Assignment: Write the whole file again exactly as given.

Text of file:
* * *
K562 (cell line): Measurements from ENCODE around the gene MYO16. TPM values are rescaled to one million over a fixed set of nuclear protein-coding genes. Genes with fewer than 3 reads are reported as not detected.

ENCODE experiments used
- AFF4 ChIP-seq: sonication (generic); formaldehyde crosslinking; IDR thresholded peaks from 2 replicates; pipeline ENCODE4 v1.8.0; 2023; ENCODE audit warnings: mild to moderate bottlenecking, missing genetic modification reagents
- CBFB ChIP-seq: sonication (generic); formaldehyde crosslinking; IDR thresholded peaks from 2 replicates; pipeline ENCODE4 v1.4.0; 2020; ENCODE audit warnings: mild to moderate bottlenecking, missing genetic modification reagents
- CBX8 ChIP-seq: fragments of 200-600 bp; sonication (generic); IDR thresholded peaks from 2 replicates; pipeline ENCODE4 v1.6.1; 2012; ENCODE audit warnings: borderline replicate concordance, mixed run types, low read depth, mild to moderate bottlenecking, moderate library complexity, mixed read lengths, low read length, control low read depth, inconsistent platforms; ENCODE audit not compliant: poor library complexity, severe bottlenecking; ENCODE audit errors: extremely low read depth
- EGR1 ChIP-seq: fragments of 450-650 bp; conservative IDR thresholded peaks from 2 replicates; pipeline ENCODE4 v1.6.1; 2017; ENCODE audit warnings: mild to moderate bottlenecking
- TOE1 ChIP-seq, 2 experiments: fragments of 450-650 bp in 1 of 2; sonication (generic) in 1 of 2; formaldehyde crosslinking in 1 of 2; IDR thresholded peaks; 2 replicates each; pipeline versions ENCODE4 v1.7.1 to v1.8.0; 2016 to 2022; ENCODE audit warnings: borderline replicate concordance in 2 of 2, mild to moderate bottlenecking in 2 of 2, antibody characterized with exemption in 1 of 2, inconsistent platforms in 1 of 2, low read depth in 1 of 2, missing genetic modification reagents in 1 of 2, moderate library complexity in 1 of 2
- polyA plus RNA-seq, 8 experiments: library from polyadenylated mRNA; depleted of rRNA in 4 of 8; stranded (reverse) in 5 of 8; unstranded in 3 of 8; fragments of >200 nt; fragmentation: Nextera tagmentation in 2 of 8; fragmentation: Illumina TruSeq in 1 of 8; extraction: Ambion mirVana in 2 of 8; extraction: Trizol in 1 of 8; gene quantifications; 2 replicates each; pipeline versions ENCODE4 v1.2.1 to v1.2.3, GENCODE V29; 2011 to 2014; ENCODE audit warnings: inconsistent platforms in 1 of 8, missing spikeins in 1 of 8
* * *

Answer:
K562 (cell line): Measurements from ENCODE around the gene MYO16. TPM values are rescaled to one million over a fixed set of nuclear protein-coding genes. Genes with fewer than 3 reads are reported as not detected.

ENCODE experiments used
- AFF4 ChIP-seq: sonication (generic); formaldehyde crosslinking; IDR thresholded peaks from 2 replicates; pipeline ENCODE4 v1.8.0; 2023; ENCODE audit warnings: mild to moderate bottlenecking, missing genetic modification reagents
- CBFB ChIP-seq: sonication (generic); formaldehyde crosslinking; IDR thresholded peaks from 2 replicates; pipeline ENCODE4 v1.4.0; 2020; ENCODE audit warnings: mild to moderate bottlenecking, missing genetic modification reagents
- CBX8 ChIP-seq: fragments of 200-600 bp; sonication (generic); IDR thresholded peaks from 2 replicates; pipeline ENCODE4 v1.6.1; 2012; ENCODE audit warnings: borderline replicate concordance, mixed run types, low read depth, mild to moderate bottlenecking, moderate library complexity, mixed read lengths, low read length, control low read depth, inconsistent platforms; ENCODE audit not compliant: poor library complexity, severe bottlenecking; ENCODE audit errors: extremely low read depth
- EGR1 ChIP-seq: fragments of 450-650 bp; conservative IDR thresholded peaks from 2 replicates; pipeline ENCODE4 v1.6.1; 2017; ENCODE audit warnings: mild to moderate bottlenecking
- TOE1 ChIP-seq, 2 experiments: fragments of 450-650 bp in 1 of 2; sonication (generic) in 1 of 2; formaldehyde crosslinking in 1 of 2; IDR thresholded peaks; 2 replicates each; pipeline versions ENCODE4 v1.7.1 to v1.8.0; 2016 to 2022; ENCODE audit warnings: borderline replicate concordance in 2 of 2, mild to moderate bottlenecking in 2 of 2, antibody characterized with exemption in 1 of 2, inconsistent platforms in 1 of 2, low read depth in 1 of 2, missing genetic modification reagents in 1 of 2, moderate library complexity in 1 of 2
- polyA plus RNA-seq, 8 experiments: library from polyadenylated mRNA; depleted of rRNA in 4 of 8; stranded (reverse) in 5 of 8; unstranded in 3 of 8; fragments of >200 nt; fragmentation: Nextera tagmentation in 2 of 8; fragmentation: Illumina TruSeq in 1 of 8; extraction: Ambion mirVana in 2 of 8; extraction: Trizol in 1 of 8; gene quantifications; 2 replicates each; pipeline versions ENCODE4 v1.2.1 to v1.2.3, GENCODE V29; 2011 to 2014; ENCODE audit warnings: inconsistent platforms in 1 of 8, missing spikeins in 1 of 8